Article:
Long-term studies (1989–2007) of the gravel beaches in Prince William Sound, Alaska, conducted as part of the Exxon Valdez oil spill monitoring programs, provide the basis for understanding the geomorphology and sediment dynamics of these intermittently exposed, coarse-grained gravel beaches. There are key differences between these beaches and open-ocean gravel beaches, including bermlike ridges that occur at different levels on the beach as a result of the diurnal inequality of the tides. The 1964 earthquake, with up to 3.5 m of uplift, provided information on sediment transport patterns and rates. In less than 25 years, a stable cobble/boulder armor formed on the upper and lower platforms, and the beaches reached a steady-state or graded condition. Eighteen years after the spill, oiled sediments were still present at depths greater than about 25 cm on beaches with a stable armor in the middle and lower intertidal zones. Cleanup efforts to remove the deep oil penetration into the porous gravel of the upper intertidal zone provided an indicator of short-term rates of sediment erosion and deposition. Where the high-tide berms were pushed onto the middle intertidal zone, they quickly reformed, usually after a few storms. However, the storm berm that was relocated for 2000 m along one of the most exposed shorelines in Prince William Sound took 6 years to recover. Data on the occurrence of gravel beaches in North America show that they are most common (comprise 48% of the shoreline) on paraglacial, leading-edge coasts and least common on nonparaglacial, trailing-edge coasts (∼2% of the shoreline).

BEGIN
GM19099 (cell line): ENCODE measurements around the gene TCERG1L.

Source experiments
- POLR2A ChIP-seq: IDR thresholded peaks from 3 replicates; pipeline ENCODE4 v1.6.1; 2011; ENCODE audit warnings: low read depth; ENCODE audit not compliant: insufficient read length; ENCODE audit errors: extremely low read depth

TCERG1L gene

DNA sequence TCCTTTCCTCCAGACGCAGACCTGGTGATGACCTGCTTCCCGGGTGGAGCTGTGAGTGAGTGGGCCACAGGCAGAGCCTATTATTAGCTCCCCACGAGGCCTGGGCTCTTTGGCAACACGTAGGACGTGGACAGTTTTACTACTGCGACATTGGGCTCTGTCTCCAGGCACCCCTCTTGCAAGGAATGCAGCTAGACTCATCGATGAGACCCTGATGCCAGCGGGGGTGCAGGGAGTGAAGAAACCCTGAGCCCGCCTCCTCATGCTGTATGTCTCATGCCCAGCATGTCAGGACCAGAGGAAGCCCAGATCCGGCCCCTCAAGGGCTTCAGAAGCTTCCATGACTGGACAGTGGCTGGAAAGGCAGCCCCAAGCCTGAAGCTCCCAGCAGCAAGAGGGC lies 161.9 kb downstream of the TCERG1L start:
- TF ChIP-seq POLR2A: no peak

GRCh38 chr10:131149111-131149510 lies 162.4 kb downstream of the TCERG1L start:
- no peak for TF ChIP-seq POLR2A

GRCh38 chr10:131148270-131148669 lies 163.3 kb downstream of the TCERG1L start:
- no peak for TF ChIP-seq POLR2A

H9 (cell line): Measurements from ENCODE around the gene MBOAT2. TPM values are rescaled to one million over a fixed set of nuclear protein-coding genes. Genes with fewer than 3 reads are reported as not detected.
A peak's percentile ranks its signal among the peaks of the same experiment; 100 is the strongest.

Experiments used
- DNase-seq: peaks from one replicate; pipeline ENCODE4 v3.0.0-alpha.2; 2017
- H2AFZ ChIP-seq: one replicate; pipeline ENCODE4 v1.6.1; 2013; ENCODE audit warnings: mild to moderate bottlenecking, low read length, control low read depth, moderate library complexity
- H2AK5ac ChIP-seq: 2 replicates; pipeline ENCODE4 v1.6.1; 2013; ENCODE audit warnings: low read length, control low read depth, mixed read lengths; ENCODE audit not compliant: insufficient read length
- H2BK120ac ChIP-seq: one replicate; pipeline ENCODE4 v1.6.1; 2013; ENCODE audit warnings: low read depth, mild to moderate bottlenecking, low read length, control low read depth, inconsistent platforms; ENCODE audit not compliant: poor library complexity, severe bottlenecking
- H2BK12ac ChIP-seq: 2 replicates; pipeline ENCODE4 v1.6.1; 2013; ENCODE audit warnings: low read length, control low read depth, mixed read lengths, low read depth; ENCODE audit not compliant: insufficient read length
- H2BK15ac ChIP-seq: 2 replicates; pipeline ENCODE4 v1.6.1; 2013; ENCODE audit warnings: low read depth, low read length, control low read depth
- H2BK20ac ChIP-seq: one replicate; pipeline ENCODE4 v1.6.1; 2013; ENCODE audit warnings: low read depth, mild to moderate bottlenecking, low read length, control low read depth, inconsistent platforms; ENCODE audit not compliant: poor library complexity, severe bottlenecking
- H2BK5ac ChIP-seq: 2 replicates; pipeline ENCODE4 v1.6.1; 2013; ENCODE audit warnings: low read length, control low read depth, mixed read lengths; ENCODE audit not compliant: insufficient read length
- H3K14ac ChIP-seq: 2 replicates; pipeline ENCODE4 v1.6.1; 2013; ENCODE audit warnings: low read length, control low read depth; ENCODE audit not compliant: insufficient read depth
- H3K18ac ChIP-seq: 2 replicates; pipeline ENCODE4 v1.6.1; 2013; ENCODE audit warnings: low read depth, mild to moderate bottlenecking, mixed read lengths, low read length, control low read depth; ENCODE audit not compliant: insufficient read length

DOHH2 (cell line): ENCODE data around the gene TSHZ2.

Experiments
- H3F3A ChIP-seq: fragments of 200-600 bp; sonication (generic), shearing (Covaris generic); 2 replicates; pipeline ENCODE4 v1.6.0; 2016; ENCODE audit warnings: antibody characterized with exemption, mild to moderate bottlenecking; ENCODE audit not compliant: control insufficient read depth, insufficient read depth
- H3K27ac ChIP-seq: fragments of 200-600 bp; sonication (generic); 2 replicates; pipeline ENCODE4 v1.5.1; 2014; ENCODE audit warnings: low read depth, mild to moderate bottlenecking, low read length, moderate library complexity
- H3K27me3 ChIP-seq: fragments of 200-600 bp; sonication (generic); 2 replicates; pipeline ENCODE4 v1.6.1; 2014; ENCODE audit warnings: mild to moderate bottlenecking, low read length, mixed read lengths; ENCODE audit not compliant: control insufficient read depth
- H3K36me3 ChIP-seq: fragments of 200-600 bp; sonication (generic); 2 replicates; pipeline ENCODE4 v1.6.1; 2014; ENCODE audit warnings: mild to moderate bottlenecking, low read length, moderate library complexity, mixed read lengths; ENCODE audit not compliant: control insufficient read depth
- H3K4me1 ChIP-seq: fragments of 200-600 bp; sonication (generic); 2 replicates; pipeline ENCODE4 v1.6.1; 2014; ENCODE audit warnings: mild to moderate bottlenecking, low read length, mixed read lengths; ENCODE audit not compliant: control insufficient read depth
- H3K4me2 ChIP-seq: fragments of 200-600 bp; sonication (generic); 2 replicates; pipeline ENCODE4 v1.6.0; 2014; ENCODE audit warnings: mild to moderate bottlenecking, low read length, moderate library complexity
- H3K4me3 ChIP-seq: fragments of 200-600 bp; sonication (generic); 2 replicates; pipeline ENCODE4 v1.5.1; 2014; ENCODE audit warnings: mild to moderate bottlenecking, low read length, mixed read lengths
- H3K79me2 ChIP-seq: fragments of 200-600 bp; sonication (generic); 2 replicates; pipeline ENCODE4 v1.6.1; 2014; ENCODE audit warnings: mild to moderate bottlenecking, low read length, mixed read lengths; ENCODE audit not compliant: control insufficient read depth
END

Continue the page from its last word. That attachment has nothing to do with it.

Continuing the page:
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Vol. 2010 • No. 261